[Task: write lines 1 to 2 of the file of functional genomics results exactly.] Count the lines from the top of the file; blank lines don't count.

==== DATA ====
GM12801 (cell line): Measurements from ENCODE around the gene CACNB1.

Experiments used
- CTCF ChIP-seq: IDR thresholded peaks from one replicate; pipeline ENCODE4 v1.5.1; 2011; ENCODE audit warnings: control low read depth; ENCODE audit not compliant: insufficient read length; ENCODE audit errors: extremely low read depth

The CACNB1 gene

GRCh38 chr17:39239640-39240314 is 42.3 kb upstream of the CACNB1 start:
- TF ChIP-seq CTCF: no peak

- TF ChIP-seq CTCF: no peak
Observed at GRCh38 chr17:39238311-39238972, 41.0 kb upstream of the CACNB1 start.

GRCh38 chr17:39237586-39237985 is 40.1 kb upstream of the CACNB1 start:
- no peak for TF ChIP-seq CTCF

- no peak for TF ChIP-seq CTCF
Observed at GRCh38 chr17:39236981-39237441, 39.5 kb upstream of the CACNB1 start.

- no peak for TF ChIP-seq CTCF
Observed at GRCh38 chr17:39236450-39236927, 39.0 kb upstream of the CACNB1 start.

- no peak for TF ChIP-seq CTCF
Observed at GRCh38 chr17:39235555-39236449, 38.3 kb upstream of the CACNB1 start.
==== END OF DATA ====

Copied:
GM12801 (cell line): Measurements from ENCODE around the gene CACNB1.

Experiments used